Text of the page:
# [In the Rubber Industry parts per hundred by weight is frequently used – abbreviation phr. Editor’s Note]
Figure 5. FT-Raman Spectra of
(a) an NR Vulcanizate filled with 40phr Calcium Carbonate
and (b) Calcium Carbonate
Magnesium carbonate gives a Raman spectrum consisting of a single intense line at 1122 cm-1 making Raman spectroscopy an unreliable source of identification alone. Supporting evidence for the presence of magnesium carbonate can be gained from the IR spectrum which is characterized by major absorptions at 1482 and 1420 cm-1 . Additional, lower intensity absorptions at 1120, 886, 853, 803, 719 and 593 cm-1 can be observed from some samples of magnessium carbonate but these are unlikely to be resolved in commercial materials, as shown in Figure 6.
Figure 6. Absorbance FT-IR spectrum of Magnesium Carbonate
The IR spectrum of dolomite is, understandably, very similar to that of calcium carbonate but the bands are even broader#. The most intense peak is centred at 1440-1450 cm-1 whilst the other main bands are at 887 and 734 cm-1. The Raman spectrum is a combination of the peaks found for magnesium and calcium carbonate.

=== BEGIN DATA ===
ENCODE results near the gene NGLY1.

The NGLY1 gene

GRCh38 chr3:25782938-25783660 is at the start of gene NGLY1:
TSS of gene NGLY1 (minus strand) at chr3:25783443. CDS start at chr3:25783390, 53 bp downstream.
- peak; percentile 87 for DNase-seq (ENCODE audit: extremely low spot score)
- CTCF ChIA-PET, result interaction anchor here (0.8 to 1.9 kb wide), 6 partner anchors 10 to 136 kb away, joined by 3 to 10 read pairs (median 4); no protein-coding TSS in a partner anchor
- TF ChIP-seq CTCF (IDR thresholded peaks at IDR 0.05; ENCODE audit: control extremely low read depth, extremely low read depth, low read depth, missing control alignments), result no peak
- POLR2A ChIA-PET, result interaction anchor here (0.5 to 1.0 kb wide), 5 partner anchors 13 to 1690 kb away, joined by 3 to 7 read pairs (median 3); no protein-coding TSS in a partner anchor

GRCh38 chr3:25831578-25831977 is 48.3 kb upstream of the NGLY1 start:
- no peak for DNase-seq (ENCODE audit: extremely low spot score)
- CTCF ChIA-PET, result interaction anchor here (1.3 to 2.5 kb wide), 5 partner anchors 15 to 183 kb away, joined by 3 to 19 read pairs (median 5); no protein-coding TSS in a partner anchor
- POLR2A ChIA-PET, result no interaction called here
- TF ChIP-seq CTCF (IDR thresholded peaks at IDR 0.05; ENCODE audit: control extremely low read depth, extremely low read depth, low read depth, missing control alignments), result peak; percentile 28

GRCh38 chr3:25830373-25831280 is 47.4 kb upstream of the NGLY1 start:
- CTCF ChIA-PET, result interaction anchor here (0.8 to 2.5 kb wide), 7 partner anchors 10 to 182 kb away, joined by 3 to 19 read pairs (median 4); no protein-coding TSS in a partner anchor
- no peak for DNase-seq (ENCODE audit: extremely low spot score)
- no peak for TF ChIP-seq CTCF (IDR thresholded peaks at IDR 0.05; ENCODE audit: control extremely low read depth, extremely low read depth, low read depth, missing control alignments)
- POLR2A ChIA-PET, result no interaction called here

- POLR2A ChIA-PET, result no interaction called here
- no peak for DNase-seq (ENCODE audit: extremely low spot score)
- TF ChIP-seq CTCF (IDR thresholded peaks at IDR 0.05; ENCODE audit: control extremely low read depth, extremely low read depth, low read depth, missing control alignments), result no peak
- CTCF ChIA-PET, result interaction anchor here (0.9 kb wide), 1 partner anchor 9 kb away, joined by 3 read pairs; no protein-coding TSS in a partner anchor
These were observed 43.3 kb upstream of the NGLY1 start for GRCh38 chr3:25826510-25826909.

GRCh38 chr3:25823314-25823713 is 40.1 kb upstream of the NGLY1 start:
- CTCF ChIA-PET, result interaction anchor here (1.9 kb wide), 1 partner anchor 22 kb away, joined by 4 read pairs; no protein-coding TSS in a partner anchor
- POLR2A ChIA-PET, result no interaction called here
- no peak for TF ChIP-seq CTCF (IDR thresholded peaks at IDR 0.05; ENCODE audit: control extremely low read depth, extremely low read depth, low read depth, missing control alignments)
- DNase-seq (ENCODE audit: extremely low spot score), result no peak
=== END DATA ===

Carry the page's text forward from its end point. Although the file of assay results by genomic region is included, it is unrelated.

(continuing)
# [Why are the Raman or Infrared bands of a range of carbonates different? After all the vibrators are the 4 atoms of the carbonate ions. We should explain this in a future edition. Editor’s “as awkward” note.]
The Raman spectrum of sodium carbonate has peaks at 1081, 1071 and 701 cm-1. There is also a peak near the cut off point of the filters (150 cm-1) but this is an unreliable source for identification. The IR spectrum can be characterised by a broad absorption at 1431 cm-1 and two sharp bands at 875 and 713 cm-1.
Zinc carbonate has a Raman spectrum unlike the other carbonates examined in that the peaks observed are broad. The peaks occur at 1551, 1375, 1065, 985, 738, 712, 391 and 229 cm-1 the most intense of these being at 1065 cm-1. It is unlikely that any peak other than the one at 1065 cm-1 would be observed in an elastomer mix as the Raman response is very poor for this material. The IR spectrum of zinc carbonate reveals the true nature of the material which is that it is actually a mixture of both the carbonate and the hydroxide and is thus more properly known as basic zinc carbonate or zinc carbonate hydroxide. The IR spectrum has sharp bands in the finger print region at 1046, 951, 834,738 and 708 cm-1. In addition there are two bands in the area associated with the C=O stretch, the 1384 cm-1 band, a position normally associated with inorganic carbonyls and the 1507 cm-1 band associated with the presence of the hydroxide. It should also be noted that the OH stretch centred at 3365 cm-1 is also greatly increased in intensity beyond that of the other carbonates due to the presence of the hydroxide.